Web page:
Girls to the front: Wicked shows the development of a female friendship between Oz’s two witches, who must take different paths when tested by political forces.Wicked the musical debuted at Mandurah Performing Arts Centre (MPAC) last night, to what was nearly a fullhouse.

The community production was delivered by Stray Cats Theatre Company in partnership with MPAC.

The musical was directed by Karen Francis, a woman with a wide range of productions under her belt, with musical direction fromDavid Hicks, vocal direction from Kristie Gray, and choreography by Megan Doohan.

Even before the curtains were drawn it was obvious that Francis’s take on Wicked would be decidedly steampunk, with painted-brass cogs and gears lining the stage, and a mechanical purple dragon looming overhead.

When the curtains did open on Munchkin Land, it was apparent that this theme would be carried throughout, with whimsical hand-painted stage sets, corsets aplenty and top hats here and there.

Both Galinda, played by Lisa Taylor, and Elphaba, played by Kimberley Harris, were brought to life in this production.

Taylor’s performance as the adolescent Galinda was hilarious and spectacularly annoying, and it’s worth noting the painful but impressivehigh notes she was able to hit.

However, she also managed to show the complexity of this character, who could’ve easily come off as superficial and unlikable.

Instead, it was a delight to see the friendship form between Galinda and Elphaba, since both lead actresses had such strong onstage chemistry.

Harris’s singing wasbeautiful, with her rendition of “The Wizard and I” a real testament to her vocal capabilities.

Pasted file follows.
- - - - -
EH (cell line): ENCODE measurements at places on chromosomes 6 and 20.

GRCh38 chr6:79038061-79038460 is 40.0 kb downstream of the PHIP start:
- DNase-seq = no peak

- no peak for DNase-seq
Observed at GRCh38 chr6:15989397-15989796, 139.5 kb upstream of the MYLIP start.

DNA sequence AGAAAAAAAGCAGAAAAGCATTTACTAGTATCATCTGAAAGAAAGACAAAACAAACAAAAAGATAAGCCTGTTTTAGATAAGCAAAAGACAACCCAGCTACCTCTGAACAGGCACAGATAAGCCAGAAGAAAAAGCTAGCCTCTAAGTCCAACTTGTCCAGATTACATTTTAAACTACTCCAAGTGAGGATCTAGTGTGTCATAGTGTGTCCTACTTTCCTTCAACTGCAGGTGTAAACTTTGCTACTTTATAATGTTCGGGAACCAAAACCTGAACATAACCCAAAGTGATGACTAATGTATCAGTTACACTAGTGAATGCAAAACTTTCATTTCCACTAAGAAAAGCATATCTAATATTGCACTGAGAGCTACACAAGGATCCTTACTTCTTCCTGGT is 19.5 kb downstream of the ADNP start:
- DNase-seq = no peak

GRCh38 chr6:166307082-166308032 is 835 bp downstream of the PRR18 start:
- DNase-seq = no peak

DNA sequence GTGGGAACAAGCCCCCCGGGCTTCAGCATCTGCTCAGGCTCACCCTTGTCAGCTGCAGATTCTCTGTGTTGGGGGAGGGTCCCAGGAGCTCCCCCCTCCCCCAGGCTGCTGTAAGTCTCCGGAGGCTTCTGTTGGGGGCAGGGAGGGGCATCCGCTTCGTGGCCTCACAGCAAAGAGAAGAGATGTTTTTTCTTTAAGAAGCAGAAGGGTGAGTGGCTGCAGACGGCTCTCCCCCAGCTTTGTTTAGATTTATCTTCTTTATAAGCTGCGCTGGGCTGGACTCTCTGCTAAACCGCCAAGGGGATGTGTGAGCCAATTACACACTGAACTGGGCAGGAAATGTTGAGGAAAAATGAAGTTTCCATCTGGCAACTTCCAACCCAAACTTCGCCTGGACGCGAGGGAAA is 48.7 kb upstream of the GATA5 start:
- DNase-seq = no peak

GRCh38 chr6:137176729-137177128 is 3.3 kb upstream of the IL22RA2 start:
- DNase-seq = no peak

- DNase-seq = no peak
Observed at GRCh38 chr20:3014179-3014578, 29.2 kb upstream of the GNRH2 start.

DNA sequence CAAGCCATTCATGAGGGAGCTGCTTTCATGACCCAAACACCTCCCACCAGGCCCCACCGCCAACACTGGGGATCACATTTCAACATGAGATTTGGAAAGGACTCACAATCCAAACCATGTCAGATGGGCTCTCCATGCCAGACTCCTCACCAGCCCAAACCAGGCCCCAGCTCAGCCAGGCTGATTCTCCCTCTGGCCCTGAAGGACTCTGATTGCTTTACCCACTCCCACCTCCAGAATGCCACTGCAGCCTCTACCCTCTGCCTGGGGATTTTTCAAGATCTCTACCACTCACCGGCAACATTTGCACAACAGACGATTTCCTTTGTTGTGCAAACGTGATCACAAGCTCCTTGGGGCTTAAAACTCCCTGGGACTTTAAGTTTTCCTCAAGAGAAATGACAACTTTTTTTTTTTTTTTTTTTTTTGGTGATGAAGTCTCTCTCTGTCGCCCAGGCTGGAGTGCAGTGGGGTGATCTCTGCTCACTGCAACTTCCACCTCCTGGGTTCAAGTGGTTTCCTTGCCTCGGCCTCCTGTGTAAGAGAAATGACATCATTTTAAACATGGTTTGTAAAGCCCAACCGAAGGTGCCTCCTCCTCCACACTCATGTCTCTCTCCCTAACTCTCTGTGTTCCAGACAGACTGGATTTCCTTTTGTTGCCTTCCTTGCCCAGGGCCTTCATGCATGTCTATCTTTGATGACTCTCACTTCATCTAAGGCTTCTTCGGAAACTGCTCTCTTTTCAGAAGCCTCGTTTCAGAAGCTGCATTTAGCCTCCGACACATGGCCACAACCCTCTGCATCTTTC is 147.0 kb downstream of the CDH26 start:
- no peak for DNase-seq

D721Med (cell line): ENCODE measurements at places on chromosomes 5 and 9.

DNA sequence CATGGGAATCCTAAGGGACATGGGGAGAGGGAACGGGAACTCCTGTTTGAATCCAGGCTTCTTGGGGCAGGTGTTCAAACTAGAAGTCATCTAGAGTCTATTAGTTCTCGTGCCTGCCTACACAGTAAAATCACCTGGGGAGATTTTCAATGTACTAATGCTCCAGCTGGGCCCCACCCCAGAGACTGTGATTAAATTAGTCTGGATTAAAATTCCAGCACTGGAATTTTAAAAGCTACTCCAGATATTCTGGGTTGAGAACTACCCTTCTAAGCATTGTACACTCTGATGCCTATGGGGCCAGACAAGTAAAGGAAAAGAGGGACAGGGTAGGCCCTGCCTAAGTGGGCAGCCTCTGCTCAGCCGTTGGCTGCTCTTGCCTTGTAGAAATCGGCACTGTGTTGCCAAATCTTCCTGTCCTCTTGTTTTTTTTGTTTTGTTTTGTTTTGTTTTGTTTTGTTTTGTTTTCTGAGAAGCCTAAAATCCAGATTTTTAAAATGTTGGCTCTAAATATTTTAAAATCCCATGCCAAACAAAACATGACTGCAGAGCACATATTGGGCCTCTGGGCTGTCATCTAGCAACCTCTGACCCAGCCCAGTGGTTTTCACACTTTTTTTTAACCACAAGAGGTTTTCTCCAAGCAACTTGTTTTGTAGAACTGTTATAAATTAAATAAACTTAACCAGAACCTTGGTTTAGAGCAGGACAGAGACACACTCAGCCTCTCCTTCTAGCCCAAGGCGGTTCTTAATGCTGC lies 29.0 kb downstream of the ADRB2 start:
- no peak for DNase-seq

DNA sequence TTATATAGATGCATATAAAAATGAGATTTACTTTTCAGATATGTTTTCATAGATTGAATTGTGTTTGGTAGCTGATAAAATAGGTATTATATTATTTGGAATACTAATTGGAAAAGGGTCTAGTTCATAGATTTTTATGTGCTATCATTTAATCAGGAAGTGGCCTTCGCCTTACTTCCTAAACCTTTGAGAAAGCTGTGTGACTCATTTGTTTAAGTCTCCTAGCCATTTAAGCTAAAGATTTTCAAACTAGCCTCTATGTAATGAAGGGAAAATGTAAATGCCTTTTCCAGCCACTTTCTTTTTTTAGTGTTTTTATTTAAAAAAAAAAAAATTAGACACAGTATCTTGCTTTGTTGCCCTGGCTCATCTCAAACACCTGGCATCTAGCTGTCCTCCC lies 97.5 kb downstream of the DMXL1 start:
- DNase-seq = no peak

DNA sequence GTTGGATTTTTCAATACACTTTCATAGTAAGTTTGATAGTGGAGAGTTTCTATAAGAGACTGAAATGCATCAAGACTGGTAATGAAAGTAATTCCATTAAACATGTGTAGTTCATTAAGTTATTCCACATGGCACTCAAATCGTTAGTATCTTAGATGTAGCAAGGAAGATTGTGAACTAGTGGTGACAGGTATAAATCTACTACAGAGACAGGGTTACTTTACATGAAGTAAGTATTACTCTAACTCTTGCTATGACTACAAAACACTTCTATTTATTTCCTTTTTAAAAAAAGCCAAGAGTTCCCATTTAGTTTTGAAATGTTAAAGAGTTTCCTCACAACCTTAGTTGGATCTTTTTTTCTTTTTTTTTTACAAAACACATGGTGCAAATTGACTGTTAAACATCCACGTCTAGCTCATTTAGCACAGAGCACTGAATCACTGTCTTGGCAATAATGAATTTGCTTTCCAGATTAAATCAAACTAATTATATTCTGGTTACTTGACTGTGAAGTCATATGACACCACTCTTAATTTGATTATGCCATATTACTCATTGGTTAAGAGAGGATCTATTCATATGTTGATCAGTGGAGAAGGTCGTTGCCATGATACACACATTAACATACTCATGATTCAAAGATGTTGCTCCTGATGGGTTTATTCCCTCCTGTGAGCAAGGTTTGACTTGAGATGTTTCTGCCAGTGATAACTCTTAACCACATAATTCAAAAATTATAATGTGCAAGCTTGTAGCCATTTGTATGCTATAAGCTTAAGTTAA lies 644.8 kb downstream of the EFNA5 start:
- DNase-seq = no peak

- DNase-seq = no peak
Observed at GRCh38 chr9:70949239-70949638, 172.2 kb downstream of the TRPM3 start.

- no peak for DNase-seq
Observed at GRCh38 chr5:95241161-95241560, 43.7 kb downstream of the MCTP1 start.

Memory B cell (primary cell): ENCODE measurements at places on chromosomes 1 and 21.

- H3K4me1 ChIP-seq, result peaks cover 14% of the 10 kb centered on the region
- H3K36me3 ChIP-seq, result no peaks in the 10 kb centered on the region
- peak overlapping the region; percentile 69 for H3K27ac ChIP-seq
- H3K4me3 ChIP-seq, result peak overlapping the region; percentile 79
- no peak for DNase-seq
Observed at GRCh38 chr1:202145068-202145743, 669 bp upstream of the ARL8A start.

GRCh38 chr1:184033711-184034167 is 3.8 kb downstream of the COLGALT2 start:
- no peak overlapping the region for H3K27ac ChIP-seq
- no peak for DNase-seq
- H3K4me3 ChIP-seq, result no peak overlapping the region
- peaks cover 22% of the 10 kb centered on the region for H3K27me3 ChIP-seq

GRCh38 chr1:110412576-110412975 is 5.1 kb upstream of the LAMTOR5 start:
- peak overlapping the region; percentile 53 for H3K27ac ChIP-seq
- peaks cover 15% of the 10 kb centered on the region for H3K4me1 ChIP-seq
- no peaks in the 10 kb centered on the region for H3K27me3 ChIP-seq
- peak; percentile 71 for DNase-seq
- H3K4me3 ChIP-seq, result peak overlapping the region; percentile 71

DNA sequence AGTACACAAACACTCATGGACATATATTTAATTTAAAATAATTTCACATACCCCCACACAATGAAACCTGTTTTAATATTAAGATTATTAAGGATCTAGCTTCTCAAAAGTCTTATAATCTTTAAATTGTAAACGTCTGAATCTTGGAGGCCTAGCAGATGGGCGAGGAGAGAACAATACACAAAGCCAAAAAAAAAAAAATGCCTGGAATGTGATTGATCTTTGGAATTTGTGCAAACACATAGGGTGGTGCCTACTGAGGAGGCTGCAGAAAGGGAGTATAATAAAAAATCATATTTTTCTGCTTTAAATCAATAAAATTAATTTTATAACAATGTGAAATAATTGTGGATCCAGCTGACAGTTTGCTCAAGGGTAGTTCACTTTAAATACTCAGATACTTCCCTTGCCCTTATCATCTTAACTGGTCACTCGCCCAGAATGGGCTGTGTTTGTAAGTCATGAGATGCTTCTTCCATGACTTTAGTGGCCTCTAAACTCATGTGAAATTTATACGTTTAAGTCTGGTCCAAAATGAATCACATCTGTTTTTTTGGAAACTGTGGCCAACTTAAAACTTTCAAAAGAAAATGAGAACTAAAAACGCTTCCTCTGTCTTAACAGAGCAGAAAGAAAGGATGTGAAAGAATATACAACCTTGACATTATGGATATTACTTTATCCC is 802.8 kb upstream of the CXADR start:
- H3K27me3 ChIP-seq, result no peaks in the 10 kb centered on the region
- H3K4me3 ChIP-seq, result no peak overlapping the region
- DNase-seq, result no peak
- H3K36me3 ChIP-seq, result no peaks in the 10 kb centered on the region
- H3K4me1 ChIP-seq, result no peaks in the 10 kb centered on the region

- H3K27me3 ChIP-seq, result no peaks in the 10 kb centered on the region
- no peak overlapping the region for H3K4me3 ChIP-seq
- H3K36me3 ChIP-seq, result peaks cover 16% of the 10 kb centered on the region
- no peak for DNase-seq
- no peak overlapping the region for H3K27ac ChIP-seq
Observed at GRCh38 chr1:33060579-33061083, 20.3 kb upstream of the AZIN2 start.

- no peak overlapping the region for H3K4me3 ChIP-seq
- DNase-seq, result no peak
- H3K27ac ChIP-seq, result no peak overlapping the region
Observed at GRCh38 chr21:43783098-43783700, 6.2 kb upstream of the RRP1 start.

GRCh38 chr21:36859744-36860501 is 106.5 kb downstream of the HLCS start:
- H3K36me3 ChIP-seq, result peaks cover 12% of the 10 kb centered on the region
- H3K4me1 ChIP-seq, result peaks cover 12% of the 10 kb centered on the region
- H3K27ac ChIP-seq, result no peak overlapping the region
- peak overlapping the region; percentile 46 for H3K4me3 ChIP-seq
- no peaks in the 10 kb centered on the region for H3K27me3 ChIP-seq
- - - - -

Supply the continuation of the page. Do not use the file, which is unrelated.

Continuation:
Though slightly more rustic than a Broadway production, the songs still managed to be cut through with consistent American accents: whether this made it annoying or authentic, I can’t decide.

The two women were well-cast, perhaps the most well-suited to their characters of all the actors onstage: the male performances were not as strong.

Though they were a young crew, the chorus sung with clarity that is essential for musicals but also difficult to achieve with a crowd, andI’d also like to commend Cat Perez, who, acting asGalinda’s best friend, a minor character, had an A+ voice that came through in her solos.

The colour schemes in the costuming and sets were well-chosen, especially during the Shiz University scenes where preppy takes on school uniforms gave off a Gossip Girl vibe.

The choreography was good, with interest added by including such flourishes as aerial silks in the opening, and one memorable roller disco-dancer in Oz.

Unfortunately, at times the lighting, music, dancing and singing didn’t quite come together timing-wise, but it usually managed to resolve by the next scene.

Doohan showed a cleveruse of set features such as a balcony and steps on either side of the stagein her choreography to create levels, and added to the steampunk theme with aragdoll-like dance the chorus performed whenever Elphaba cast a spell.

I think fans of the original musical will enjoy this slightly more humble, intimate version, which shows again Friday night at 7.30pm, Saturday at 2pm and 7.30pm, and Sunday at 2pm.

Tickets are available online or from the box office.

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